For most people, the “Oracle of Omaha” needs no introduction. With a self-made net worth of $84 billion, some experts consider the 87-year-old to be the greatest investor of all-time.
Despite his incredible achievements and decades in the public eye, the modest Midwesterner is frugal, relatable, and full of humility – and his life story is an endless source of lessons to aspiring business professionals around the world.
The Warren Buffett Series
Part 1: The Early Years
Today’s infographic, which is done in partnership with finder.com, is Part 1 of the Warren Buffett Series, a five-part biographical series about the legendary investor.
Note: Stay tuned for future parts with our free mailing list.
The young Warren Buffett was clearly a special kid. He ran his first “business” when he was five years old, and he invested in his first stock when he was 11. Buffett even managed to emerge from high school richer than his teachers.
But what lessons can we learn from Buffett’s prolific childhood – and how did his experiences as a young man shape him into the magnate we know today?
From Numbers to Dollar Signs
Even for someone as gifted and focused as Buffett, a serendipitous insight played a crucial role in charting his future course.
During a visit to the New York Stock Exchange when he was 10 years old, the sight of a young man rolling custom, handmade cigars on the floor made an outsized impact on him. In particular, Buffett realized that such a job couldn’t exist without massive amounts of money flowing through the stock market.
This unexpected epiphany planted the seed for stocks in his brain, and Warren’s long fascination with numbers soon shifted towards dollars.
The Buffett Growth Mindset
Warren Buffett famously spends 80% of his day reading – and the written word was just as important to his younger self. As a lad, one book that caught Buffett’s eye was One Thousand Ways to Make $1,000 by F.C. Minaker
Specifically, the book showed Buffett how $1,000 could compound over time – and that the earlier you had money working for you, the better.
An important lesson from the book? There’s a massive difference in returns between 60 and 70 year compound interest scenarios. In other words, annualized returns are just one part of the equation – but how long the money compounds is the other crucial part. This is a big part of the reason why Warren Buffett got started early.
Warren Buffett’s First Stock
Through his various activities, Buffett had $120 saved by age 11. Naturally, he invested it in a stock, co-investing his sister’s money. They each bought three shares of Cities Service Preferred for $38.25 each.
The share price promptly dropped to $27, but Buffett waited it out. When it got to $40, he sold to net a small profit – however, the stock soon after went all the way to $202!
Warren calls this one of the most important moments in his life, and he learned three lessons:
- Don’t overly fixate on what he paid for the stock
- Don’t rush unthinkingly to grab a small profit. He could have made $492 if he was more patient
- He didn’t want to have responsibility for anyone else’s money unless he was sure he could succeed
These important lessons would eventually tie in well to his value investing philosophy.
The young Buffett wasn’t afraid to try new things to build up his capital. He collected golf balls, sold peanuts and popcorn, sold gum and Coca-Cola, and even created tipsheets for horse races on a typewriter.
Some of his stranger endeavors? He launched Buffett’s Approval Service and sold stamps to collectors around the country, and he also launched Buffett’s Showroom Shine – a car shining business that didn’t last too long.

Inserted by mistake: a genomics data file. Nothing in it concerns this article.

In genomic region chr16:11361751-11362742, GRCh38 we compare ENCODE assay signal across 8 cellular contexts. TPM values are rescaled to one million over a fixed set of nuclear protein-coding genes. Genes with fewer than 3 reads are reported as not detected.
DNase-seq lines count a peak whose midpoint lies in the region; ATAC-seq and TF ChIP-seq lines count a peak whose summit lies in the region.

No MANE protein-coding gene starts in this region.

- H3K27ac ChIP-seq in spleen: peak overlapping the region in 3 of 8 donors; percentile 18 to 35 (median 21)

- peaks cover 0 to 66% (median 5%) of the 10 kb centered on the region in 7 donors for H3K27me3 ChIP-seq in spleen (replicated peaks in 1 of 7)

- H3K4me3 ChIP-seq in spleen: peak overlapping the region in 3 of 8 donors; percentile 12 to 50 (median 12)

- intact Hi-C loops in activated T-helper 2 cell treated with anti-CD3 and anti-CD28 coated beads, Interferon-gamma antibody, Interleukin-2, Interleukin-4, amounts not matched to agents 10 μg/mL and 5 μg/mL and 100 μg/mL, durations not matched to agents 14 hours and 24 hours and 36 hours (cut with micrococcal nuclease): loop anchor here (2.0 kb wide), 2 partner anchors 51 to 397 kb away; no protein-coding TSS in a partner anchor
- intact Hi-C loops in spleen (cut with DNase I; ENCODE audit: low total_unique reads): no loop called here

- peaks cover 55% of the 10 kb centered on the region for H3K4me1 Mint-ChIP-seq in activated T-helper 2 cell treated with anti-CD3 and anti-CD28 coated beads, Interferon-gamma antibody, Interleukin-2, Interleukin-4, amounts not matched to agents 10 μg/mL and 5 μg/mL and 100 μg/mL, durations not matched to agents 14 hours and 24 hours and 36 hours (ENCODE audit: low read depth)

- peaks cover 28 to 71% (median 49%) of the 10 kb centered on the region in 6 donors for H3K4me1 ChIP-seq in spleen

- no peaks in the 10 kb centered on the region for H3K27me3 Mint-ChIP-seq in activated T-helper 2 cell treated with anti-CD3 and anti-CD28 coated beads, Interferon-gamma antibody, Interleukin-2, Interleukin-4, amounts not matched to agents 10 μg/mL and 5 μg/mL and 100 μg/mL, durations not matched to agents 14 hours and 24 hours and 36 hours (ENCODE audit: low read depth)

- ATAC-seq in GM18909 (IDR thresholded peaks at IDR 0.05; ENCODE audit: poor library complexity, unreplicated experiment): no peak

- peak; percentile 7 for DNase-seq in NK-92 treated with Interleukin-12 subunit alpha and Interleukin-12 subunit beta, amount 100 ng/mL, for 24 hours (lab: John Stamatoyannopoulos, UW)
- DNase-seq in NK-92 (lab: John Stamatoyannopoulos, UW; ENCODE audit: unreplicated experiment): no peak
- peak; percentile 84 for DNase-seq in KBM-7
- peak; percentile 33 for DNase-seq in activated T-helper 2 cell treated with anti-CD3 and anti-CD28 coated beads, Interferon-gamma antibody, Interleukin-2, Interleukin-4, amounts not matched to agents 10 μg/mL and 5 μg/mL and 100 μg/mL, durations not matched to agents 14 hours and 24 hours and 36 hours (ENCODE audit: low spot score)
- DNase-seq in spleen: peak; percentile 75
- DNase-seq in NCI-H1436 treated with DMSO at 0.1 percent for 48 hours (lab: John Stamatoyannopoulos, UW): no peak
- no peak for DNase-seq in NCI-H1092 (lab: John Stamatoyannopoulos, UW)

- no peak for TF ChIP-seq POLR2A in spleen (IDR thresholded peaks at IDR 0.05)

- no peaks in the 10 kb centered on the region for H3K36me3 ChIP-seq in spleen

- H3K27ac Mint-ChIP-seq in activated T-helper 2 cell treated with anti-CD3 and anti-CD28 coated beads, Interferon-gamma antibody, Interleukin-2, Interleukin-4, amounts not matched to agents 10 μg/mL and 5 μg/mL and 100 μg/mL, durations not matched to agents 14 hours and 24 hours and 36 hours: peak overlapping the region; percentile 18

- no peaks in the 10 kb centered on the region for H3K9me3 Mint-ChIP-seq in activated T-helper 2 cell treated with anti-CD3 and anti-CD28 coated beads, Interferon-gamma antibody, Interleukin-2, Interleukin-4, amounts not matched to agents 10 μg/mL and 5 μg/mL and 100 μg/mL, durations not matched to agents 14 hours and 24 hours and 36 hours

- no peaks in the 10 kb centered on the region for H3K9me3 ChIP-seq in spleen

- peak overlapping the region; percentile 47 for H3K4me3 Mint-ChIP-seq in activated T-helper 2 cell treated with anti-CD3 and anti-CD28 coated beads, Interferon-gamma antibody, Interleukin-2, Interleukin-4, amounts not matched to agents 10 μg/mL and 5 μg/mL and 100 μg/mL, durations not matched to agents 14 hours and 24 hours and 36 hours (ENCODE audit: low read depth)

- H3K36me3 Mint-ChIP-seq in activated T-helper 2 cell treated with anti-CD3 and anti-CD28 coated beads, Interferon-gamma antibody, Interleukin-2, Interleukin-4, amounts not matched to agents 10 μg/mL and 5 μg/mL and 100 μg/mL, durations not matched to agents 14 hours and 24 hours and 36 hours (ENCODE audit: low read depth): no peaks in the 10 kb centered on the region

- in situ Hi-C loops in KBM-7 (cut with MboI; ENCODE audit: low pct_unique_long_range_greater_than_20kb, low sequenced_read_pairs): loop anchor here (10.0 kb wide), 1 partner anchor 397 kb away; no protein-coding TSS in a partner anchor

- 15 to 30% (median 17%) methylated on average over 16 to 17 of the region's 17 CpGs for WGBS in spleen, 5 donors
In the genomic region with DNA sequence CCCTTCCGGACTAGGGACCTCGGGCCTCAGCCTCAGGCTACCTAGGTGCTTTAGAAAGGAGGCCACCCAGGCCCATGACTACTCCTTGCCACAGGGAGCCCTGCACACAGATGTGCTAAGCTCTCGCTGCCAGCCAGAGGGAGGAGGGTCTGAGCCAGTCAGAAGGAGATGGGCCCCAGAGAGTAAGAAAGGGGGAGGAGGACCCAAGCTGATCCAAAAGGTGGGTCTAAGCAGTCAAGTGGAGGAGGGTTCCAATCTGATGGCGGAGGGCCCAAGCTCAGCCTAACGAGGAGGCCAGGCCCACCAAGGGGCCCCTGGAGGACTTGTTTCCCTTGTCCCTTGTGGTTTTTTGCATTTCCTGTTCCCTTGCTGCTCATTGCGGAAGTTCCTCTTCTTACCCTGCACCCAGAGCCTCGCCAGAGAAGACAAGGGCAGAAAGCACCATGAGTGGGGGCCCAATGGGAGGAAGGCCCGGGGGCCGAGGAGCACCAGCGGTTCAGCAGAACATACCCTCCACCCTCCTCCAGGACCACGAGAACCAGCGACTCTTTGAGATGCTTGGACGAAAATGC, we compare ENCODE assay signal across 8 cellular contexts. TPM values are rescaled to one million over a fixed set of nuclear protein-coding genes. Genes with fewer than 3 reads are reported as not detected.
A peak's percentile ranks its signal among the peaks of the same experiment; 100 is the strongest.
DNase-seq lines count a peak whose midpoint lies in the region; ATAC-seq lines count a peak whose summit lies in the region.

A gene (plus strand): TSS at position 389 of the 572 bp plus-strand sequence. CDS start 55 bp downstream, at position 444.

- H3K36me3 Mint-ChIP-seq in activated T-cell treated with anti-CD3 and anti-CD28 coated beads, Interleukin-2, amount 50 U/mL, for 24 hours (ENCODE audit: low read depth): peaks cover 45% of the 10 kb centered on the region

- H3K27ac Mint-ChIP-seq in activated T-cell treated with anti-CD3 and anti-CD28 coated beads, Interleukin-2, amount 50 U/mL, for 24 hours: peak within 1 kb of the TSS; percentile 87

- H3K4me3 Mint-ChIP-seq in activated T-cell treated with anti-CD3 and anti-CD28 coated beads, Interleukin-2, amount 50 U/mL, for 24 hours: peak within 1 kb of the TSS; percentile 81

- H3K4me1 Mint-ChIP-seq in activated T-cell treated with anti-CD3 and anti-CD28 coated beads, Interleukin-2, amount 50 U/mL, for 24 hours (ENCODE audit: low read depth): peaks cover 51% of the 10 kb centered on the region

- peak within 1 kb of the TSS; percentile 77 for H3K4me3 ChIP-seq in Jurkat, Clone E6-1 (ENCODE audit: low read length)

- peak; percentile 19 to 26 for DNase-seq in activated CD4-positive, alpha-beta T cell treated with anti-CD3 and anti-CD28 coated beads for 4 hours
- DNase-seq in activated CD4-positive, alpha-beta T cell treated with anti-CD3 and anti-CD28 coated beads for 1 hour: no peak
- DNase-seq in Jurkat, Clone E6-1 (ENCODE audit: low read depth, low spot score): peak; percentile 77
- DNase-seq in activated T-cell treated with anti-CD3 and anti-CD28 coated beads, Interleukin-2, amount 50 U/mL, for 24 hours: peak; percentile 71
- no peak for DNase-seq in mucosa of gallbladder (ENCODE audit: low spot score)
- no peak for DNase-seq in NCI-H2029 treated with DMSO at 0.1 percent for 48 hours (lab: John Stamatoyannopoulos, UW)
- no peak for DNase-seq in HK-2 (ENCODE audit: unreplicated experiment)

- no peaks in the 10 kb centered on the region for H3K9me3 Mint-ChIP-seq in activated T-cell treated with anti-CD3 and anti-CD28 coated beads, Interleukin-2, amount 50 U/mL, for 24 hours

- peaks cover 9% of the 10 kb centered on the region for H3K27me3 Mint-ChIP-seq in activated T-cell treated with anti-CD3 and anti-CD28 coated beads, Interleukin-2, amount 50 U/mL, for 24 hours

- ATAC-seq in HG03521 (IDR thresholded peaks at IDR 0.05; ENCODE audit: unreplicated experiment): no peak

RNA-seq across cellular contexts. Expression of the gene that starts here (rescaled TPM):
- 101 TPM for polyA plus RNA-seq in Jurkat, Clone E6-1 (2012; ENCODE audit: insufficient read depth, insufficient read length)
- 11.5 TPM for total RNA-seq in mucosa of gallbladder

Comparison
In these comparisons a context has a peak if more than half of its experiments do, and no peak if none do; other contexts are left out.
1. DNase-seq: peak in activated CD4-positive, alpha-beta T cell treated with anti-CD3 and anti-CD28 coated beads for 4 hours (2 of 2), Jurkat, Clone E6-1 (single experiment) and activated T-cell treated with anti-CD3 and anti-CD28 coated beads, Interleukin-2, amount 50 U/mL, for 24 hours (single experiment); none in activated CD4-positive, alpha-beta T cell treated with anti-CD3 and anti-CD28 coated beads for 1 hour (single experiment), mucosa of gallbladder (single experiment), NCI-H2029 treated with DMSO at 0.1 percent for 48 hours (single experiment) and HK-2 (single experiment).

Warren’s Work Ethic
By the end of high school, Buffett had launched multiple businesses, sold thousands of golf balls, read at least 100 books on business, and hawked 600,000 newspapers.
This hard work led to him having a fortune of $5,000 by high school graduation time, the equivalent of $55,000 in today’s currency. He even owned land at this point, after buying 40 acres of Nebraska farmland with his newspaper profits.
Knocked Off Course
After high school, Buffett decided he was a shoe-in for Harvard. He knew it would be stimulating for him intellectually, and that the famed business school would allow him to develop a strong network.
The only problem? He got rejected.
Instead of letting this get to him, he discovered Benjamin Graham’s book The Intelligent Investor and fell in love. It was the methodical investing framework he needed, and he would later call it the “best book about investing ever written”.
Buffett would soon be accepted at Columbia Business School, where Benjamin Graham and David Dodd taught finance. Graham became Buffett’s idol, and his second-biggest influence behind his own father.
Part 2 of the Warren Buffett Series will be released in early January 2018.
Credits: This infographic would not be possible without the great biographies done by Roger Lowenstein (Buffett: The Making of an American Capitalist) and Alice Schroeder (The Snowball), as well as numerous other sources cataloging Buffett’s life online.
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The Best Months for Stock Market Gains
This infographic analyzes over 30 years of stock market performance to identify the best and worst months for gains.
The Best Months for Stock Market Gains
Many investors believe that equity markets perform better during certain times of the year.
Is there any truth to these claims, or is it superstitious nonsense? This infographic uses data gathered by Schroders, a British asset management firm, to investigate.
What the Data Says
This analysis is based on 31 years of performance across four major stock indexes:
- FTSE 100: An index of the top 100 companies on the London Stock Exchange (LSE)
- MSCI World: An index of over 1,000 large and mid-cap companies within developed markets
- S&P 500: An index of the 500 largest companies that trade on U.S. stock exchanges
- Eurostoxx 50: An index of the top 50 blue-chip stocks within the Eurozone region
The percentages in the following table represent the historical frequency of these indexes rising in a given month, between the years 1987 and 2018. Months are ordered from best to worst, in descending order.